NYC Postpones Construction Safety Training Mandate

The six-month delay doesn't affect the ultimate aim of the law requiring workers to have 40 hours of training by September 2020. Supervisors will be required to have 62 hours.

The New York City Department of Buildings announced Nov. 6 that the city is postponing its first major construction safety deadline, Crain's New York Business reported.

A 2017 law would require all city construction workers to take 30 hours of safety training by a Dec. 1 deadline. However, the department has invoked a six-month deadline delay that was written into the legislation, as NYC Buildings Commissioner Rick Chandler announced workers and supervisors will have until June 2019 to meet the threshold.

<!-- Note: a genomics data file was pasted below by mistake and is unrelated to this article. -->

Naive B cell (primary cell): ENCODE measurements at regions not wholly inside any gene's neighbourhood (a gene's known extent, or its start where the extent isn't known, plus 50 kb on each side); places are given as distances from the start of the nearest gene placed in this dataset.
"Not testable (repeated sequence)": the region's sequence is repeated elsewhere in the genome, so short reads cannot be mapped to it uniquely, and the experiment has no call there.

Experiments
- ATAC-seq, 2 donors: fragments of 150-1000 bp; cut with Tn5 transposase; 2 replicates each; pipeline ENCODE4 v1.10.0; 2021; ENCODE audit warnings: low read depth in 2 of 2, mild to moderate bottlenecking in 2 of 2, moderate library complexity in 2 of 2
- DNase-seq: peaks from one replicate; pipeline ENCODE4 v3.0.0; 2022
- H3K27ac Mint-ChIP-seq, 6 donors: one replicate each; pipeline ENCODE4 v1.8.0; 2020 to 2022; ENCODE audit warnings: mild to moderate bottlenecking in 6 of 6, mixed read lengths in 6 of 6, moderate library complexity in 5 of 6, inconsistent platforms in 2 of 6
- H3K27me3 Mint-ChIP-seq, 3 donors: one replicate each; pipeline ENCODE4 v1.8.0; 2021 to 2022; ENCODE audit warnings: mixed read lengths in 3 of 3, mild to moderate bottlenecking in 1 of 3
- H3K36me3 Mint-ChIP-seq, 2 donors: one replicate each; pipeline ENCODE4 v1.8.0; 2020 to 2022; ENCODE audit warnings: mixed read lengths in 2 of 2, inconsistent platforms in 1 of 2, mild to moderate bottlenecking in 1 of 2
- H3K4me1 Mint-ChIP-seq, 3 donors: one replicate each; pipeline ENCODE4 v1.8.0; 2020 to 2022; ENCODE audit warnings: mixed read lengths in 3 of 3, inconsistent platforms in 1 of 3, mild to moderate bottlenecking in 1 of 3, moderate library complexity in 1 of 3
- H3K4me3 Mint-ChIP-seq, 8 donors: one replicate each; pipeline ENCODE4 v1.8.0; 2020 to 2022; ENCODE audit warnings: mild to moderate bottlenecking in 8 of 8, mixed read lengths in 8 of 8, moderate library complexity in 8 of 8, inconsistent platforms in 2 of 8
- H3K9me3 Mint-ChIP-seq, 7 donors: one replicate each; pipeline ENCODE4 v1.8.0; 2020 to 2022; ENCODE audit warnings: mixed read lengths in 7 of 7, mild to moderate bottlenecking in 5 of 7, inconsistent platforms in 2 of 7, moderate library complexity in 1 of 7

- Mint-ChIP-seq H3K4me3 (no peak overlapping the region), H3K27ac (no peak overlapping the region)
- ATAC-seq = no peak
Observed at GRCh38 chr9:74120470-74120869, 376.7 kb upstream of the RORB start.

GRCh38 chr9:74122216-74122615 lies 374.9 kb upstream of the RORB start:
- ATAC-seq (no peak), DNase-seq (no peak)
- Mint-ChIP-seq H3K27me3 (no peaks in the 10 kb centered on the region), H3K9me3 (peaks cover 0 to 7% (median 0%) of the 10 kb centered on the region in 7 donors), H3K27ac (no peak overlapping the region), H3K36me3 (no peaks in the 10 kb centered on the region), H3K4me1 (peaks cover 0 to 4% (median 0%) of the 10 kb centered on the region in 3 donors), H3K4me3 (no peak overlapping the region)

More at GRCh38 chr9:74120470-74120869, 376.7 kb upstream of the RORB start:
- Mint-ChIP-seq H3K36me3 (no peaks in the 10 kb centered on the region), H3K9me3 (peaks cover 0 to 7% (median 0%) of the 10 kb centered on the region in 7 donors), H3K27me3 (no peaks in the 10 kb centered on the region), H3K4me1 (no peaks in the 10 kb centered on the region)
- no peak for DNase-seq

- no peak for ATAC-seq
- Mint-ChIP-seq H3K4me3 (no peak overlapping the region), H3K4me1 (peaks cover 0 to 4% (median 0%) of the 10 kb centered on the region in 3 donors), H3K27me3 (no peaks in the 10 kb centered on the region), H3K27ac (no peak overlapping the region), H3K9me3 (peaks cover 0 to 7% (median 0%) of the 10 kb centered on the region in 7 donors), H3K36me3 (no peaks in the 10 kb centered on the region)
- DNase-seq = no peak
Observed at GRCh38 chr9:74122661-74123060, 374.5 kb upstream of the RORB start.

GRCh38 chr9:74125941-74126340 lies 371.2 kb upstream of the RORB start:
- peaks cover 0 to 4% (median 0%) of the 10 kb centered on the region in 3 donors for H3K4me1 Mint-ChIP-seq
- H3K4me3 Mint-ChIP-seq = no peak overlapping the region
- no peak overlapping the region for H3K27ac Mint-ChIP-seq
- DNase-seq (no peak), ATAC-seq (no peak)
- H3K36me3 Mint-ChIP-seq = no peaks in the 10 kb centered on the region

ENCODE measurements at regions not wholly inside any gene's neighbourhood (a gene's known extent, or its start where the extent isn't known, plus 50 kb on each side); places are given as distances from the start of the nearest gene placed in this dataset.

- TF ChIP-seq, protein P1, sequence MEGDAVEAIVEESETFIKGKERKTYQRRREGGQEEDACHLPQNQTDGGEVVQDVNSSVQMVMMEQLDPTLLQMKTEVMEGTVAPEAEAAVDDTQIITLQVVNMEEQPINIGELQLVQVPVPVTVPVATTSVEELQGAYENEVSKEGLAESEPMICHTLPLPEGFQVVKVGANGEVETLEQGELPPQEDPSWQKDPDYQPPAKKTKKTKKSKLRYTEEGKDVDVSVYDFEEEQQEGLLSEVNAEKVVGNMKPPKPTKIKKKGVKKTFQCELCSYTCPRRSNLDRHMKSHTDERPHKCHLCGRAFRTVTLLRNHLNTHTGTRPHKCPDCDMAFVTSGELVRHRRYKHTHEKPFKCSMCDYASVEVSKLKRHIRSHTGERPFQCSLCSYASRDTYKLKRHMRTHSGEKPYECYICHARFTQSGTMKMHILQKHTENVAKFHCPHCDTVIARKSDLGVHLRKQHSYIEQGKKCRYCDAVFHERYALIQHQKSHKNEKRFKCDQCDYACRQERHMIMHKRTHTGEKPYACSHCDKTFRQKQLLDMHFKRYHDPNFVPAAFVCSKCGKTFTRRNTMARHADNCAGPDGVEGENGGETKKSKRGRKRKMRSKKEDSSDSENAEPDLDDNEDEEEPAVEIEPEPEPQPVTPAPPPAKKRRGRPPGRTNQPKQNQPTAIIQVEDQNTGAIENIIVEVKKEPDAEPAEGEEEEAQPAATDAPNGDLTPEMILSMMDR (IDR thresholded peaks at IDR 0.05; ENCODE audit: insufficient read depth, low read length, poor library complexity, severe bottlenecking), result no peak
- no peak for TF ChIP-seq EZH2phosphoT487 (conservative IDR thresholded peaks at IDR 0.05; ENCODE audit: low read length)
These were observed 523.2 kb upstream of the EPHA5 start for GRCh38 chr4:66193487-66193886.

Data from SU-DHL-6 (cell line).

Training is typically provided by third-party instructors or in-house contractors, but according to the Building Trades Employers' Association, not enough providers were approved by the city in the months since the law was passed. This made it difficult to gain compliance across the entire industry by the December deadline, and if workers did not get properly trained, sites could have been subject to fines and delays.

The six-month delay doesn't affect the ultimate aim of the law, requiring workers to have 40 hours of training by September 2020. Supervisors will be required to have 62 hours. "This doesn't change the end result in terms of what the legislation was seeking," said Louis Coletti, head of the trade group. "But it provides a more reasoned approach on how to get there in a way that won't be disruptive."

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